• Hat

    The numbers game on Jooris, Arnold, and Agostino is simple to me. All had but BT did not value them at the price of their qualifying offers. Particularly with Monahan and Gaudreau to resign, every $100,000 you save on a contract matters. They are less valuable assets if their NHL cap hit exceeds 1 million without even being NHL ready. And I suspect the AHL salaries they would be qualified at would be quite pricey for the value of their services as well.

    Is this small peanuts in terms of overall costs? Certainly. But those small savings add up a tonne, particularly with the Canadian dollar so low.

  • Letting Agostino go was absolutely a mistake based on the info we have. Derek Grant is understandable… he was actually given a decent chance to prove himself in the NHL and he put up 1 assist in 15 games.

    But Agostino, who is also 2 years younger than Grant, just came off of 2 solid years in the AHL where he was almost a PPG in the 2nd one. He played in a measly 2 NHL games this season as opposed to Grant’s 15.

    To me it makes no sense, but I guess there must have been something else going on behind the scenes that I’m unaware of.

    • Connor McDaigle

      A team that Agostino is a big part of, is not a very good team. Making a shrine in your basement for minor leaguers just sets you up for disappointment. (why Byron, why?!?) Besides, it’s one less reminder of the worst asset management/trade in team history.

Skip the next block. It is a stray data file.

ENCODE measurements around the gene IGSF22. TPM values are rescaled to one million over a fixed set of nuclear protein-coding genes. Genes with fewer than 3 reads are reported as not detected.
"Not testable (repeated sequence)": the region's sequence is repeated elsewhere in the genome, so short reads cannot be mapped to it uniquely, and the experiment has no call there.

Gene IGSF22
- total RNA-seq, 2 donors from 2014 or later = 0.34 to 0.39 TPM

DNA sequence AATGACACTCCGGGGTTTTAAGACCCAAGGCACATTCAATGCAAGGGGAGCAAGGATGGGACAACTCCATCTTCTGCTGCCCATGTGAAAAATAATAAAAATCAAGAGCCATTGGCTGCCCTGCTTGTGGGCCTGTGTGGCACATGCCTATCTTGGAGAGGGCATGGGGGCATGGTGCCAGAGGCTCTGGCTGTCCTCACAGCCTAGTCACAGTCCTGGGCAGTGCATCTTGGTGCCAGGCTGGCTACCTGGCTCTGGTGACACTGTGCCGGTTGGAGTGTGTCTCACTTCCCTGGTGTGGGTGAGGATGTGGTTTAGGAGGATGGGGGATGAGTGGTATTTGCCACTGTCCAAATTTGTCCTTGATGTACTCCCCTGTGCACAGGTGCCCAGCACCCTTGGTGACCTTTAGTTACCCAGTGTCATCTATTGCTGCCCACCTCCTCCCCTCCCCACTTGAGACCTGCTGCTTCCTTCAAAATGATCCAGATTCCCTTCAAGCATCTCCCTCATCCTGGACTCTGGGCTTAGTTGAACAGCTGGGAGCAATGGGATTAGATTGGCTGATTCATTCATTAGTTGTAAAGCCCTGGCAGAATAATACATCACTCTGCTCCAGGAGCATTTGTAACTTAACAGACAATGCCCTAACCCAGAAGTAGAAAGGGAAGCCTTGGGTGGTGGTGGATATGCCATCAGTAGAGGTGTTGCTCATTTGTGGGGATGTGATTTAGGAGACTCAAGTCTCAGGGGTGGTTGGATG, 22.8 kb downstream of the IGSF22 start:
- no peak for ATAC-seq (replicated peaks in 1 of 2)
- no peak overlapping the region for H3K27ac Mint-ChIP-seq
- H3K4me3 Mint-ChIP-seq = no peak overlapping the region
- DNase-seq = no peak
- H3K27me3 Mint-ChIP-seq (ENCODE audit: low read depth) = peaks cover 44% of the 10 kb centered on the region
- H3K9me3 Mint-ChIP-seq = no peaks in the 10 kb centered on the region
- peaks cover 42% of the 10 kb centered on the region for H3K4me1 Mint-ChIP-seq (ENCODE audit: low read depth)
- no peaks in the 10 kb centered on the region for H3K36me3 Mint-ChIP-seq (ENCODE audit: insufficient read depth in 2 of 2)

• freethe flames

    My problem with letting the AHL goes is who mentors the kids in the AHL, who provides time for them to develop instead of rushing them if there is an injury in the NHL. Having veteran AHL scorers makes the organization better. Now in saying that we d not know if BT and the players had conversations about their futures and when it was clear they were going to be given little chance they agreed to move on and try there luck elsewhere.

  • jakethesnail

    Yeah, those greedy B’s voted to cap salary for first year players, leaving more for themselves.

    So what is happening now is that non-superstar veterans are shown the door and replaced by cheaper players so the teams can stay below the salary cap.